from Wiktionary, Creative Commons Attribution/Share-Alike License
- adj. a fish that travels between salt water and fresh water
from The Century Dictionary and Cyclopedia
- In botany, having all the nearly equal nerves proceeding in a fan-like, manner from the summit of the petiole to the margin of the leaf, as in the maidenhair-tree.
from WordNet 3.0 Copyright 2006 by Princeton University. All rights reserved.
- adj. (used of fish) migratory between fresh and salt waters
Sorry, no etymologies found.
The term "diadromous" refers to any fish that migrate between saltwater and freshwater.
Although the term "anadromous" refers only to those fish that spawn in freshwater and live most of their lives in saltwater, it is often used interchangeably with "diadromous."
There are numerous possible effects of climate change on a number of fish stocks, both those resident in freshwater and those that are diadromous (migrating between freshwater and sea water).
Most arctic diadromous species are actually anadromous (i.e., use estuarine and/or marine environments for feeding and rearing; and freshwater environments for spawning, early life history, and, in the case of most arctic species, overwintering); only freshwater eels (Anguillidae) and some lampreys (Petromyzontidae) are catadromous (i.e., breed at sea and rear in freshwater).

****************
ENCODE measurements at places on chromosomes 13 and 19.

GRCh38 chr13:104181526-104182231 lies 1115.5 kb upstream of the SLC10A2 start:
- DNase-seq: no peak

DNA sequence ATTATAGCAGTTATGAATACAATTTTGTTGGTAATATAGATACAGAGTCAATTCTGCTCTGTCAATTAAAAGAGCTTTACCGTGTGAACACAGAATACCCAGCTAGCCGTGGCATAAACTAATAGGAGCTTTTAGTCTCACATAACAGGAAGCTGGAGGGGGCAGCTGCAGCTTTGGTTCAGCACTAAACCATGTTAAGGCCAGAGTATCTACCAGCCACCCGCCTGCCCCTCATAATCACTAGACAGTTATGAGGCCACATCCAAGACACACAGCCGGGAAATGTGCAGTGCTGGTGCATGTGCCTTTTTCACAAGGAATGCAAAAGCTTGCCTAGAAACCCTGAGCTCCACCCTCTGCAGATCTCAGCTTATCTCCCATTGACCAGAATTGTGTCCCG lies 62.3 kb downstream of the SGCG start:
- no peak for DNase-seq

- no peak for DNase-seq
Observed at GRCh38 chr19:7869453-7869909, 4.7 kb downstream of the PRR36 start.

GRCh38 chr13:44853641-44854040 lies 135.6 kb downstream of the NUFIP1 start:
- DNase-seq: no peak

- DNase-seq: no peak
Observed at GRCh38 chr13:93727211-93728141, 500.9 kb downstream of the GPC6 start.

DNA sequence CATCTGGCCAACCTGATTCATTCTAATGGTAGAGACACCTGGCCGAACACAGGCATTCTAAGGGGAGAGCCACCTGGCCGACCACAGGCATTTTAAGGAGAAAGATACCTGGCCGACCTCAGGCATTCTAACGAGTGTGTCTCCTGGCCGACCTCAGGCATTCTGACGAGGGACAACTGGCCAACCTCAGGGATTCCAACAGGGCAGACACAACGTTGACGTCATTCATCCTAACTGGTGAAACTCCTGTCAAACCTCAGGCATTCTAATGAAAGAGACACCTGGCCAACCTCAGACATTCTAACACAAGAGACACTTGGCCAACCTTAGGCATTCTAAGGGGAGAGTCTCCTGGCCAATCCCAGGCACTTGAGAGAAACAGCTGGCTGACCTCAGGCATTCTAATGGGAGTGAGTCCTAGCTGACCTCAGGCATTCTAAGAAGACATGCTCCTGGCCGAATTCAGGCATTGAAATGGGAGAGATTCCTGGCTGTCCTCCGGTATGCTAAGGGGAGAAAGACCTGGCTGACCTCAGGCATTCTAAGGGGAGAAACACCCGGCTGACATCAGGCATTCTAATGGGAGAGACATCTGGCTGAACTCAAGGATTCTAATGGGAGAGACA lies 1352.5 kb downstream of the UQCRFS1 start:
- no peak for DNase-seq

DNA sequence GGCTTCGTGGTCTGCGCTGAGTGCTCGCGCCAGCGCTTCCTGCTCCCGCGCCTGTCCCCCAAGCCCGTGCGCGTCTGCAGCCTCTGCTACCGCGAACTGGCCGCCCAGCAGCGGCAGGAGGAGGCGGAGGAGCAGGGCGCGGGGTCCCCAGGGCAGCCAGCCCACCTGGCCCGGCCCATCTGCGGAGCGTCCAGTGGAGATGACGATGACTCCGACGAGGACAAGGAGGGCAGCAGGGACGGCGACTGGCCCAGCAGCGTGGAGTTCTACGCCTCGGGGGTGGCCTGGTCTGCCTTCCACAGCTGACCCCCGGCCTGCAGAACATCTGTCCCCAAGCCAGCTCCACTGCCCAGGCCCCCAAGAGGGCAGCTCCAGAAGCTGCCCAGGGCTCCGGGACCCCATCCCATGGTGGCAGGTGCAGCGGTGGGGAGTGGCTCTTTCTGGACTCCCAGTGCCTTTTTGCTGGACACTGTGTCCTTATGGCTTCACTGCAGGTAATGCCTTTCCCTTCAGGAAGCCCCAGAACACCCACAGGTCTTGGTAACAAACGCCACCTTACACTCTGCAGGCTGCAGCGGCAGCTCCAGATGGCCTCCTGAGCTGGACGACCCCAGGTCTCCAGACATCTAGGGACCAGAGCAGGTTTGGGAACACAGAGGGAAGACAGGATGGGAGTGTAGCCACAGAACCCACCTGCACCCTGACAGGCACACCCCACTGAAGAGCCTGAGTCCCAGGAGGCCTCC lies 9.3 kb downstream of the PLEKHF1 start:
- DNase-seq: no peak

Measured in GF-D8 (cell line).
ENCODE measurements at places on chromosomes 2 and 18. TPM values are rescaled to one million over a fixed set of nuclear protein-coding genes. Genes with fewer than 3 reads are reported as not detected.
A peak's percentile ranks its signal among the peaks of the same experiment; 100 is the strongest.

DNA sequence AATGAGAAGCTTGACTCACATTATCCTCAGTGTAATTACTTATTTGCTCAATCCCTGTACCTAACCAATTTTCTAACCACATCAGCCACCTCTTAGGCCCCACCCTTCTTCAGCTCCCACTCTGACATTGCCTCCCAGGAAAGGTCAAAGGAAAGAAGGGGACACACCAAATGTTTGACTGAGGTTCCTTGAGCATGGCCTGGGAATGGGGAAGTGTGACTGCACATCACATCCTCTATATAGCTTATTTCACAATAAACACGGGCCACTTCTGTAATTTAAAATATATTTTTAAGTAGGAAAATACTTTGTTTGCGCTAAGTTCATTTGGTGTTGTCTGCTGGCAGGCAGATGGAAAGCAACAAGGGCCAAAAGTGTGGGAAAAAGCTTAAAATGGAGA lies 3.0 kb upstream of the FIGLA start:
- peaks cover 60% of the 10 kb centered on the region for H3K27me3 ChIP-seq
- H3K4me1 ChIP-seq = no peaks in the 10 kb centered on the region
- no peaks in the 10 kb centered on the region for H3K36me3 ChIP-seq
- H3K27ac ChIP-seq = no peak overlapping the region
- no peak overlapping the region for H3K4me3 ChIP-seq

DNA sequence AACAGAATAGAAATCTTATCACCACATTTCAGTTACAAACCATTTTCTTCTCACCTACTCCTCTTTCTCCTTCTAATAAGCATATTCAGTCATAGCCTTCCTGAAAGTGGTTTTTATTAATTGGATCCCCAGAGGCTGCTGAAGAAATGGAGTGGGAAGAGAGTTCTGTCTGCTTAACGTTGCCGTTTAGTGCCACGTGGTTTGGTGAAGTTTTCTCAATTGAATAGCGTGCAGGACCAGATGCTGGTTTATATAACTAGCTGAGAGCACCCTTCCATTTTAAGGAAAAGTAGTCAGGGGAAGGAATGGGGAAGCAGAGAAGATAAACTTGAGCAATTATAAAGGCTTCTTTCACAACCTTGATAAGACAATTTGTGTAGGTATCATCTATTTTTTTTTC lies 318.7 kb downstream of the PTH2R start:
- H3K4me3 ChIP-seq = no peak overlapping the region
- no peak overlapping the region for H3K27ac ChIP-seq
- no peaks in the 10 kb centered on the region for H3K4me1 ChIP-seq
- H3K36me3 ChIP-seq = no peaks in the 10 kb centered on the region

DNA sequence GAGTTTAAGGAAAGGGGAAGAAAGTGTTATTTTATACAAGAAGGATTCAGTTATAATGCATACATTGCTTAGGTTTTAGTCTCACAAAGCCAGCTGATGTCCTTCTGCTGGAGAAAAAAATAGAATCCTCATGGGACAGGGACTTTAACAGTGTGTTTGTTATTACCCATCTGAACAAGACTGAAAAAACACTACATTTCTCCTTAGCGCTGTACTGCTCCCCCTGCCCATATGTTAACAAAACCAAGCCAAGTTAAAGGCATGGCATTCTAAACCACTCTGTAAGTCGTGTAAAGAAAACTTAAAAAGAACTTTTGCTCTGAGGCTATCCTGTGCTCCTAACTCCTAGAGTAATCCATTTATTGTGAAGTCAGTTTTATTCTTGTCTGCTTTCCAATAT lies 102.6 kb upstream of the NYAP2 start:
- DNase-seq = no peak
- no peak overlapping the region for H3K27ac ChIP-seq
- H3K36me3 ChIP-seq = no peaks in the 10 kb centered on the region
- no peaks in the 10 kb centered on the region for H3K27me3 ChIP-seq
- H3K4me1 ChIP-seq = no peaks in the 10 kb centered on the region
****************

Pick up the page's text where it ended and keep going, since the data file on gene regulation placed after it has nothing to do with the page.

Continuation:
About 30 species within the arctic regions belonging to the families Petromyzontidae, Acipenseridae, Anguillidae, Clupeidae, Osmeridae, Salmonidae, and Gasterosteidae exhibit diadromous behavior (i.e., spend part of their lives in the marine environment and migrate to freshwater to spawn, or the converse).
The following paragraphs discuss the consequences of climate change for diadromous fishes.
Aquatic productivity and the evolution of diadromous fish migration.
Freshwater fisheries as described here include those for species that live their entire lives in freshwater, such as lake trout, and those for diadromous species such as Atlantic salmon.
Fisheries for arctic freshwater and diadromous fish are conducted in all polar countries including Canada, Denmark (Greenland), the Faroe Islands, Finland, Iceland, Norway, Russia, Sweden, and the United States (Alaska).
Catch composition in this LME is characterized by a strong prevalence of the freshwater and diadromous group, and rich salmon fishery.